The stakeholder workshop sought to test and demonstrate newly piloted flat bed drying technology with village millers and other stakeholders for drying of high-moisture freshly parboiled paddy – a new application under evaluation in Bangladesh.  This can potentially remove labor bottlenecks and drudgery in the processing of parboiled rice that is commonly eaten throughout South Asian countries.

Currently village millers sun-dry parboiled paddy on large concrete platforms.  While the sun is “free”, the platforms are expensive and take land out of production.  Moreover, the sun is not available for sufficient periods during cooler, cloudy winter months, or during the rainy season.  This produces delays in processing and a major bottleneck for farmers, millers, and other actors in the chain.

As a result of this workshop, 4 additional pilots will be established in new locations with new stakeholders who agreed to invest in the technology for the upcoming Boro season.  “Through such learning events, private sector millers and processors are convinced to directly invest in this technology, while projects such as CSISA and the FtF Innovations Lab ensure technical support and training early on for successful entry,” explains Alfred Schmidley, IRRI’s Postharvest Value Chain Specialist.

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Tuesday, April 1, 2014

IRRI engages in Asian Development Bank’s initiatives in Myanmar

The Asian Development Bank (ADB) in collaboration with the Ministry of Agriculture and Irrigation (MOAI) and the Ministry of Environmental Conservation and Forestry (MOECAF) organized a joint knowledge event with the theme “Managing Natural Capital to Ensure Food, Energy and Water Security" on 25-26 March 2014 at Thingaha Hotel, Nay Pyi Taw.

The event was composed of plenary presentations and annual meetings of the Working Group on Agriculture (WGA) and the Working Group on Environment (WGE) as well as a market place exhibition.

Over one hundred participants from six Greater Mekong Sub-region member countries (Cambodia, People’s Republic of China, Lao PDR, Myanmar, Thailand, and Vietnam). Environmental Operations Center (EOC) representatives, senior agriculture and environment officials and energy sector officials, donors and development organizations attended the event. During the WGA working group meeting, Dr. Madonna Casimero talked about the research and development activities of IRRI and identified areas where IRRI, MoAI and ADB can collaborate in Myanmar.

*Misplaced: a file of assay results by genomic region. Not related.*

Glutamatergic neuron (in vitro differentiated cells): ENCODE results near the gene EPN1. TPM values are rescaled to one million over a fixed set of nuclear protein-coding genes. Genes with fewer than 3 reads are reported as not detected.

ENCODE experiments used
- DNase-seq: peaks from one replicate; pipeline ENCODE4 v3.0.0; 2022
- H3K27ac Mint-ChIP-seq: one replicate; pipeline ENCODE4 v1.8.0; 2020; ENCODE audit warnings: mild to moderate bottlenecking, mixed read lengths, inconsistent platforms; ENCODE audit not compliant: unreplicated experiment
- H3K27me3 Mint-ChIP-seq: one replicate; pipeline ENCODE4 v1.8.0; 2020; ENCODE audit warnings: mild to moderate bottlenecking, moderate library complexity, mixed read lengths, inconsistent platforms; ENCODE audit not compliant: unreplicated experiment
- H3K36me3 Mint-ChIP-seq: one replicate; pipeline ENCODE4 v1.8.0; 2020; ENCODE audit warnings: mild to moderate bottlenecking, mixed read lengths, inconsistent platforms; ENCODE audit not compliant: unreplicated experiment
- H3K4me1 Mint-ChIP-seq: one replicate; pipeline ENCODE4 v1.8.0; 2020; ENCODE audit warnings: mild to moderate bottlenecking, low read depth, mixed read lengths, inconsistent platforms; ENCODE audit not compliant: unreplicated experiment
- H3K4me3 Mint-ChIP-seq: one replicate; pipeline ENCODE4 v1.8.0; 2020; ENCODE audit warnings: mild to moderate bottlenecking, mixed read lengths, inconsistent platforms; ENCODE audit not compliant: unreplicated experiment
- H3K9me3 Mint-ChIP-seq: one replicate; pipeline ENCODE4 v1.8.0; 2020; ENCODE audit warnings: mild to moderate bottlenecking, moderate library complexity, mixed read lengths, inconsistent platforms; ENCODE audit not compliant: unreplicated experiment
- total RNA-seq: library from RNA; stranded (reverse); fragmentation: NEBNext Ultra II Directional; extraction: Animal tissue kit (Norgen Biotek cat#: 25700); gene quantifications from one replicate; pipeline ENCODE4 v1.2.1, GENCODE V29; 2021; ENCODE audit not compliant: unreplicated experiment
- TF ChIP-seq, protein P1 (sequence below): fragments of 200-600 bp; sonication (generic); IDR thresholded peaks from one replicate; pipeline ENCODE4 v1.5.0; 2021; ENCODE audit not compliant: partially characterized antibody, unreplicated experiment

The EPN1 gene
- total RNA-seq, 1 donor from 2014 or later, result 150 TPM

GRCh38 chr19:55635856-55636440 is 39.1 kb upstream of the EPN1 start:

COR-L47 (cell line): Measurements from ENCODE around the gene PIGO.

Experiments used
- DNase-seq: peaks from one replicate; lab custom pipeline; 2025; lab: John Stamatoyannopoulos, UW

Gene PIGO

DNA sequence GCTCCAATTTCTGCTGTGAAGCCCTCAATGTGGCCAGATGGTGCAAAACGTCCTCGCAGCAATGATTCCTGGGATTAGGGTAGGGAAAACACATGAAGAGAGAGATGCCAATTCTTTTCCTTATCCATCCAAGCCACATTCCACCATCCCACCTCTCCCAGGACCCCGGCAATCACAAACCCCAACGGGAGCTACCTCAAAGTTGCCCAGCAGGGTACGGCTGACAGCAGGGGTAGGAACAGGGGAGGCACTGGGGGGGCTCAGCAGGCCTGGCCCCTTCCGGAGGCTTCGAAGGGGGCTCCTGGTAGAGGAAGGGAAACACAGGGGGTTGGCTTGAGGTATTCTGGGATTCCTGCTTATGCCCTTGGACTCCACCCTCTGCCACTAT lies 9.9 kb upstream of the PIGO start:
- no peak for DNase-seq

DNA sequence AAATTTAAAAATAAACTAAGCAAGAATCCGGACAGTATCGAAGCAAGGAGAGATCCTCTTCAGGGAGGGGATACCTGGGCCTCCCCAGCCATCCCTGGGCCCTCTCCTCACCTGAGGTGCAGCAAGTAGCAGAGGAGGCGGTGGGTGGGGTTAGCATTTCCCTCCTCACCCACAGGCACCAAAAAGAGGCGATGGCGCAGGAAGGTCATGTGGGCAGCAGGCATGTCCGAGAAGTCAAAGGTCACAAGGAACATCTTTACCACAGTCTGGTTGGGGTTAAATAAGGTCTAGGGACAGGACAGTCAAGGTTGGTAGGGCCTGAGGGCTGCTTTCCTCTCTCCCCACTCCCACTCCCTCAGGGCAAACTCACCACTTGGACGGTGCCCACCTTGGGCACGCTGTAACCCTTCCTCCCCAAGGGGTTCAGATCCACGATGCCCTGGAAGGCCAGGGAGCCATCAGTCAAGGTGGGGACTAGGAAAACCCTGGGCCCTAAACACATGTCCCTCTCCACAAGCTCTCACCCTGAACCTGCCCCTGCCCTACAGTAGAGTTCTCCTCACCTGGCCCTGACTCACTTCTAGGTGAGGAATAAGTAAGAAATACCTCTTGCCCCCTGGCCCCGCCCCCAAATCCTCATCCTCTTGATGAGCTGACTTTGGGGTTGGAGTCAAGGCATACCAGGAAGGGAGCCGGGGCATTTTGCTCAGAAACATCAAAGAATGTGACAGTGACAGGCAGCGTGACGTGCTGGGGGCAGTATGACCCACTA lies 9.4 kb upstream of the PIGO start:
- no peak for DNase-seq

The IRRI Myanmar office also participated in the market place exhibition by showcasing unmilled and milled grain samples of new stress-tolerant, high yielding rice varieties. These varieties were selected by farmers during the participatory variety selection activities for three seasons (two monsoons and one summer) in 2012-2014 in the Ayeyarwaddy Delta.

Publications, videos, and posters depicting IRRI’s activities in Myanmar were also put on display.
Dr. Madonna Casimero (IRRI Representative, Myanmar) and Ms May Nwe Soe (Assistant Scientist) participated in the joint knowledge event.

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PBGB risks reviewed and plans ahead

The Plant Breeding, Genetics, and Biotechnology Division Risk Management and Quality Assurance (PBGB RMQA) team held a review and planning workshop on 20-21 March 2014 at Surga, Majayjay Laguna. The team was composed of the RMQA officers and representatives from each of the 35 groups/units within the division.  The IRRI RMQA unit facilitated the activities.

With the aim of enhancing risk awareness and and of continuously promoting the risk management culture in PBGB, the group reviewed the division’s Risk Register and its Business Continuity and Recovery Plan, and devised various strategies and approaches on how to better manage the risks the division is exposed to.

The plans will be approved by the Division Head, Eero Nissila, and Deputy Division Head/RMQA IRS, Glenn Gregorio. Specifically, the proposal to establish an off-site back-up seed storage facility at PhilRice for the elite breeding lines was discussed and will be initiated soon.  The participants also reviewed existing guidelines/policies such as (1) the IRRI review and publications guidelines, (2) the OU internal clearance, (3) the use of the IRRI Research Notebook and, (4) the PBGB Operations Manual and Guidelines.

The RMQA-Research Data Management (RDM) team reported on the status of the division’s network repository. The Biosafety Officer gave an overview of their role and function and updated the group on issues and some policies regarding transgenics.